Sunday, February 20, 2011

Banking without Maturity Transformation

Japanese banking has a pretty bad reputation, what with financial and real estate losses linked to a period of economic stagnation stretching into its third decade. Yet as Anil Kashyap and Takeo Hoshi illustrate in their historical overview on the subject — Corporate Financing and Governance in Japan — there’s a rich history here that goes back far further than the past few decades.

America’s banking system is based on a principle of maturity transformation that is well-articulated here by New York Fed President William Dudley (referenced by Ashwin Parameswaran):
“The need for maturity transformation arises from the fact that the preferred habitat of borrowers tends toward longer-term maturities used to finance long-lived assets such as a house or a manufacturing plant, compared with the preferred habitat of investors, who generally have a preference to be able to access their funds quickly. Financial intermediaries act to span these preferences, earning profits by engaging in maturity transformation—borrowing shorter-term in order to finance longer-term lending.”
By contrast, the Japanese system of banking has traditionally relied on strict silo-ing of finance. As envisioned by Matsukata Masayoshi, Finance Minister during the 1880s, banking evolved into three separate categories — commercial, industrial, and savings. Commercial banking was designed to provide flexible and short-term liquid instruments to firms; industrial lending was designed to meet the long-term, illiquid needs of industries, while the savings sector handled the needs of common folks.

In the jargon of finance, Japanese banks matched the maturity between borrowers and savers through specialized credit facilities. Industrial banks met the long-term needs of firms by getting capital from lenders willing to extend capital for long periods of time. The Japanese economy, between opening up and WWII, supplemented this specialized bank capital with active markets in equity and bonds.

After WWII, while most of the rest of the world downplayed the role of finance, Japanese policymakers spent a great deal of time figuring out how to fine-tune their financial system. Finance became highly regulated and even more segmented, with each individual sector of the economy financed through specialized banks designed to meet particular maturity needs. The national postal savings network channeled rural savings into the national network. Throughout the whole period, there was a belief that long-term investments ought be financed through long-term savings mechanisms, frequently raised in capital markets by banks, as opposed to consumer deposits.

Over time, banks started to play an increasing role in corporate governance, culminating in semi-oligarchic business groups for which the bank holding company called many of the shots. While these groups have been frequently disparaged, Kashyap and Hoshi note that, at least in the beginning, this form of relational finance allowed for effective oversight, governance, and reorganization of firms.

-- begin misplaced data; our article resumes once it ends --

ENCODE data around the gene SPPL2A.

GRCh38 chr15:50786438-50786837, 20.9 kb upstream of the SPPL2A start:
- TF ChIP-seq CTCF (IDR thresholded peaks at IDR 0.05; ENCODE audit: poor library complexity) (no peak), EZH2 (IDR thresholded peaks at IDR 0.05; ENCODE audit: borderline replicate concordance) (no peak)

Japanese banking was a key factor behind Japan closing up to America before WWII, and recovering quickly afterwards. It certainly wasn’t perfect. But it’s worth noting that, before the banking crises in the late 1980s, liberalizers started to change the system. As Kashyap and Hoshi note, “This same pattern of botched liberalization preceding a major financial crisis has been told about many economies in the 1980s and 1990s. Japan’s was just the biggest of the disasters." Despite that major caveat, the authors still regard further liberalization and change along American lines as virtually inevitable and necessary — drawing numerous comparisons to supposedly superior Western banks. This is a rather bizarre stance to hold. I think in twenty years, you’ll be able to look at a book and figure out if it was written pre-2008 or post (this one is definitely before).

Instead of taking the view that deposits ought to match up with savings, American finance has chosen instead to operate via magic. Through magic, the idea is that you can take your liquid, small deposits that you put into an ATM and somehow turn this into large, illiquid investments in major companies. You can take a mortgage-backed security, and again — through magic! — use that as collateral for other purchases. The good part about this is that you can somehow operate the investment needs of a whole economy on virtually no domestic savings, but rather solely through the transactional cash in your checking account. The downside is that financial crises become virtually inevitable. Through deposit insurance, you didn’t see any banking runs on your checking account. But you did see banking runs on Investment Banks, and that’s really what made the crisis as bad as it was.

You're starting to hear people argue that the tools of modern finance lower the need for maturity transformation. Ashwin Parameswaran makes a pretty good case here, noting that we have plenty of long-term savers that can finance long-term investment projects without requiring the funds in your checking account. There are other good narrow banking options out there too. But these accounts typically still concede that maturity transformation made sense at one point in time. I think Masayoshi had things right all along, and had we looked there for inspiration earlier we could have gotten along without any maturity transformation at all.

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